AJL B&W with bookcasesMy name is Alexandra Long and I have recently joined the team at Everingham Solomons as a Law Graduate.

I graduated from UNE in September 2017 and am currently undergoing my Graduate Diploma of Legal Practice through the College of Law and will be admitted in June 2018 as a Solicitor

I was born and raised in Gunnedah and went to boarding school in Sydney. I completed my Bachelor of Laws through the University of New England, attending the university and Robb College in 2012 and undertaking the remainder of the degree by correspondence. I spent the last 4 years in the Northern Territory contract mustering and running the livestock administration for a Livestock Export Yard in Katherine, NT.… Read More

The pet-friendly rental debate: Victoria v New South Wales – Jessica Wadwell

JRWOne area of recent reform to the Victorian Residential Tenancies Act is aimed at providing tenants with clear rights in relation to the keeping of pets. Currently, the Victorian Act permits landlords to include a ‘no pets’ clause in their residential tenancy agreements.  However, changes to the Victorian Act will prohibit such clauses.  Whilst tenants will still be required to obtain landlord’s consent, such consent cannot be unreasonably refused.

But what are the rights of landlords and tenants in New South Wales?

The NSW Residential Tenancies Act is silent in relation to allowing, prohibiting or requiring consent for the keeping of pets.… Read More

Selling Residential Property – Terry Robinson

TLRbwWhen deciding to sell residential property, whether you list with a Real Estate Agent or you intend to sell privately, the law requires that you have a copy of the proposed Contract for the sale of the property available for inspection by a prospective purchaser. The Contract must have prescribed documents as set out in the Conveyancing Act before it can be signed by a Purchaser.  If Contracts are signed and exchanged without the relevant prescribed documents being attached, the purchaser may have a right of rescission (able to get out of the Contract).

You should contact your Solicitor or Licensed Conveyancer who will assist in preparation of the proposed Contract.… Read More

TO AIRBNB OR NOT TO AIRBNB – Ken Sorrenson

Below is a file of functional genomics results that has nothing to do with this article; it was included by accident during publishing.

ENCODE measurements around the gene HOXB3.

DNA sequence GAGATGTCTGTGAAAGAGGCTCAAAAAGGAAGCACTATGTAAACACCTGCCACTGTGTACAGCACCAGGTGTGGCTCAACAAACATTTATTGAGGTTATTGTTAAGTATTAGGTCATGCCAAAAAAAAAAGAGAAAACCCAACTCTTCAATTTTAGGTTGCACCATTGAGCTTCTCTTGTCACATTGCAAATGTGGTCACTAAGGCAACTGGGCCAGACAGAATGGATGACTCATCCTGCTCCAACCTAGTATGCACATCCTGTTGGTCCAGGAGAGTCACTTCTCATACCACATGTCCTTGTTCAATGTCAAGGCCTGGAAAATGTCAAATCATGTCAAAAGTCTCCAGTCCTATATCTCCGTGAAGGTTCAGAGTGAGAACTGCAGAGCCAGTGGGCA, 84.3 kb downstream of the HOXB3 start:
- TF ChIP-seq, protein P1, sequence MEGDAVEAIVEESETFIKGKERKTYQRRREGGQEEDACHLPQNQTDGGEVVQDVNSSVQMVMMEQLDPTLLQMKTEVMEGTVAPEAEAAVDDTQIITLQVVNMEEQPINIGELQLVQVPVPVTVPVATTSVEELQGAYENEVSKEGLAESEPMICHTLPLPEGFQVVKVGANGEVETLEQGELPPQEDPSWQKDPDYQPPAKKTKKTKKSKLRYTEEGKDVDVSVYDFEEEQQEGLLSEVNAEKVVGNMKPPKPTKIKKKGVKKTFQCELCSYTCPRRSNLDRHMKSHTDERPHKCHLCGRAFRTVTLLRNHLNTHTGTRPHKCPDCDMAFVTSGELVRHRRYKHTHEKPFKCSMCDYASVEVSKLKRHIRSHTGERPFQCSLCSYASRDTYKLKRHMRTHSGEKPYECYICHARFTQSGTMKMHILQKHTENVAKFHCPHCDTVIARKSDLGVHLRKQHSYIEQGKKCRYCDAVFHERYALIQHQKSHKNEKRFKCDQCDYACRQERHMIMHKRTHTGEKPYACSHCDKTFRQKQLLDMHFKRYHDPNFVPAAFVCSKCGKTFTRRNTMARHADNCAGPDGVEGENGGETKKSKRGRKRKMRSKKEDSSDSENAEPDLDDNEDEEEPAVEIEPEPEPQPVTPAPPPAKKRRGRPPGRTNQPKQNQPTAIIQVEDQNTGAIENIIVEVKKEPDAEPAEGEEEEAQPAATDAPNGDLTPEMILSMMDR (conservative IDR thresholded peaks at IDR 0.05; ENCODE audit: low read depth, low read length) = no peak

KJSbwAirbnb and other similar types of short-term accommodation are now very widely used in NSW.

This has been controversial particularly in strata title developments. The perception of “permanent” strata residents has been that short term occupancies are disruptive and sometimes actually damaging to strata property. This has led many strata developments to pass bylaws intended to prohibit short-term lettings which in many cases have been ignored by owners seeking to maximise rental returns from their properties. The issue has become whether strata developments can legally restrict short-term letting?

The NSW Department of Fair Trading view is/was that-

“Strata laws prevent an owner’s corporation restricting an owner from letting their lot, including short-term letting.… Read More

Identification requirement for purchasers of land – Suzanne Hindmarsh

SMHIf you wish to purchase land you are required under the Duties Act 1997 to complete a Purchaser/s Declaration. This Declaration is completed by each person entering into a transaction that results in the acquisition of an interest in land in New South Wales.

The purpose of this Declaration is:-

* Commonwealth Reporting Requirements is to collect and report to the Australian     Taxation Office information on transfers of land in NSW;

* Surcharge Purchaser Duty is to inform the Duties Office whether a transaction is subject to surcharge purchaser duty; and

* Surcharge Land Tax is to identify foreign persons for surcharge land tax purposes.… Read More